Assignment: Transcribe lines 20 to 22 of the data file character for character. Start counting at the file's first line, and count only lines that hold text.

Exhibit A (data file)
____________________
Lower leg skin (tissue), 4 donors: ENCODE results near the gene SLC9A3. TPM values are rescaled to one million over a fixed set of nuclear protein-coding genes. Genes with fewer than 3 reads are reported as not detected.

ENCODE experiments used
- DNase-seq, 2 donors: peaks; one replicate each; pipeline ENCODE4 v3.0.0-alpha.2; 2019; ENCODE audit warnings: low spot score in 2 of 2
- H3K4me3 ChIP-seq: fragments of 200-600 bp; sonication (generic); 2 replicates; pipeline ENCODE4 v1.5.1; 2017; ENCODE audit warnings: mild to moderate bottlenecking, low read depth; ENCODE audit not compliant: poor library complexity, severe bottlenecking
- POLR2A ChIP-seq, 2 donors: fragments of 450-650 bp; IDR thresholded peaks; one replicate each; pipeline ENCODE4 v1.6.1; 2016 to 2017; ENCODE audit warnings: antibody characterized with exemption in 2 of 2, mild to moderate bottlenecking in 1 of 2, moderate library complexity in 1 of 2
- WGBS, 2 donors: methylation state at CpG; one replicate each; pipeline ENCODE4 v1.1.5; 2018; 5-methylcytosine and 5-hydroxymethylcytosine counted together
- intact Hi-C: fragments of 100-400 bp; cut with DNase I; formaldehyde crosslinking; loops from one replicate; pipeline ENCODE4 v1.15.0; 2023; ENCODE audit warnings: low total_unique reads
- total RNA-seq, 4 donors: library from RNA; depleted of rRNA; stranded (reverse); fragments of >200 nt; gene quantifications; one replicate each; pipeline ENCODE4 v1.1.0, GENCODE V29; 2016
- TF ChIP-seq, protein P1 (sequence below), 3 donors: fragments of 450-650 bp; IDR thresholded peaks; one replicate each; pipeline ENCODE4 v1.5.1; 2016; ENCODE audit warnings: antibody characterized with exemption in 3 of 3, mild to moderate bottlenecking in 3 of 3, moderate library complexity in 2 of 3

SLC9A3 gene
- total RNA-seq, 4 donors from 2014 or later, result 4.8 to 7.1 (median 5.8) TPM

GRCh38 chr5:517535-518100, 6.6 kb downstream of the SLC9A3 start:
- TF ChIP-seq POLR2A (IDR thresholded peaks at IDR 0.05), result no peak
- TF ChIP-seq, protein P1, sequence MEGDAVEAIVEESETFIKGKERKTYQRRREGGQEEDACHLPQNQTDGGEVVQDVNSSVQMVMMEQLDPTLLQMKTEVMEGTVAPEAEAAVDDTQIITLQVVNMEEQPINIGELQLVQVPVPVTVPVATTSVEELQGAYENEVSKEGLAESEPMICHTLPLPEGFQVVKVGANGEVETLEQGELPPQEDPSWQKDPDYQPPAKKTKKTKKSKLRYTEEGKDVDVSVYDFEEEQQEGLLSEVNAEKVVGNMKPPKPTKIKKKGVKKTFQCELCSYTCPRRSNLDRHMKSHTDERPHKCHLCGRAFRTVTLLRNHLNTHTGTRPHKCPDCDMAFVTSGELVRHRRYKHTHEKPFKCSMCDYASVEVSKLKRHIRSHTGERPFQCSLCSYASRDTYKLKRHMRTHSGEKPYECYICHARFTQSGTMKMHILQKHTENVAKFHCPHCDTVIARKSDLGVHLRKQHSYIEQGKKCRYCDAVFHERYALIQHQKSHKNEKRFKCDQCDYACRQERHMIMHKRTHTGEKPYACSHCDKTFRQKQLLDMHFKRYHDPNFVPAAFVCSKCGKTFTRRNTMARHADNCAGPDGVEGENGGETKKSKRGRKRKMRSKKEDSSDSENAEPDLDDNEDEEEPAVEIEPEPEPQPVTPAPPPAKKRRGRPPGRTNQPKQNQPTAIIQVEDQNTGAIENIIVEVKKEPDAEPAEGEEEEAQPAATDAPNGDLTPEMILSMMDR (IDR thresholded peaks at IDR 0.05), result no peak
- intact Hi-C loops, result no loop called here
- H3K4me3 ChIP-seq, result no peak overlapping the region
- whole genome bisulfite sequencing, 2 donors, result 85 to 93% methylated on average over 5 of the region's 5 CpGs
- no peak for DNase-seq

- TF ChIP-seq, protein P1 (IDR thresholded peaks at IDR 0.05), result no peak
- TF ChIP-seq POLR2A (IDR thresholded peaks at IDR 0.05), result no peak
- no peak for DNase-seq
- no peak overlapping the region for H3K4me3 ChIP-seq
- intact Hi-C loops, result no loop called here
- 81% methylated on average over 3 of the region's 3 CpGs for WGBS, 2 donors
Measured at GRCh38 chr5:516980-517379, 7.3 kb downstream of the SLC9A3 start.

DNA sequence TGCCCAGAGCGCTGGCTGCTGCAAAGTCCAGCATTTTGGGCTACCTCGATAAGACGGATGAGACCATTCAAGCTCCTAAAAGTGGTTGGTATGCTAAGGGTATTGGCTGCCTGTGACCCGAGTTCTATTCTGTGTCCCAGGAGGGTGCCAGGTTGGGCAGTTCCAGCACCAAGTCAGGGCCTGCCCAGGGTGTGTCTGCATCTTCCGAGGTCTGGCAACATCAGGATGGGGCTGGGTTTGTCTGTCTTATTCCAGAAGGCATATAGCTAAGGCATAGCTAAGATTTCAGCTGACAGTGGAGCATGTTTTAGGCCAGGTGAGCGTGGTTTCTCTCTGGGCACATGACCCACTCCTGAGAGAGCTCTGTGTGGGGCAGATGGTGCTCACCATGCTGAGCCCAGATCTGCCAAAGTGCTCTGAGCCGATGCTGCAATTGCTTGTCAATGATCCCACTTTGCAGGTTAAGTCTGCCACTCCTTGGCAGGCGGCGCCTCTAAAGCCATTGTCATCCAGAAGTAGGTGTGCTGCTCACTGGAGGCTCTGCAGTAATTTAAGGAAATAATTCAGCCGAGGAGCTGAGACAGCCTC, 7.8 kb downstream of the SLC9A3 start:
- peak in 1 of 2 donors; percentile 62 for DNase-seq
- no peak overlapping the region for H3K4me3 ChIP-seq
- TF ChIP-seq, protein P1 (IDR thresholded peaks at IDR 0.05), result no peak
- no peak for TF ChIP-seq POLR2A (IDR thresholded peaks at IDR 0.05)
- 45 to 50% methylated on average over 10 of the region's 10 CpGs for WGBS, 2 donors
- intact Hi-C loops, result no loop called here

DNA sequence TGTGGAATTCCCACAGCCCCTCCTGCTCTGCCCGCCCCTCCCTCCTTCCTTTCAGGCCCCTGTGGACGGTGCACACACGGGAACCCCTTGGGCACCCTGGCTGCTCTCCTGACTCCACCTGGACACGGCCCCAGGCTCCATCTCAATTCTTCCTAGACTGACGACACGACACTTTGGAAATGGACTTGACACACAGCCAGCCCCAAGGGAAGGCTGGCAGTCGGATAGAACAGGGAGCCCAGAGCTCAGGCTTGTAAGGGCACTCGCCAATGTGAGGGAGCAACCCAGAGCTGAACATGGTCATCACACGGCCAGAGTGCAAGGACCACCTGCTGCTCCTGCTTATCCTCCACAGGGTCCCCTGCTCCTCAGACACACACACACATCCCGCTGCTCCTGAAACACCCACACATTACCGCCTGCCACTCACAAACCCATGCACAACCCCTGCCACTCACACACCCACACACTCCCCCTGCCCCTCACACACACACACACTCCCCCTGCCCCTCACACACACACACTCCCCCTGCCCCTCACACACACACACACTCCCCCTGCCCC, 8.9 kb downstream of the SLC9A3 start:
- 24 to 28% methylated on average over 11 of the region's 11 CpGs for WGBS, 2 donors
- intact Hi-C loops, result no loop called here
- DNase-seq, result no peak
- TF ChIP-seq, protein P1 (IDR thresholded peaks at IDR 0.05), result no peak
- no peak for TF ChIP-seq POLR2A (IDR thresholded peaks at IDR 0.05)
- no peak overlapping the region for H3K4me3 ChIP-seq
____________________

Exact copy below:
- TF ChIP-seq POLR2A (IDR thresholded peaks at IDR 0.05), result no peak
- no peak for DNase-seq
- no peak overlapping the region for H3K4me3 ChIP-seq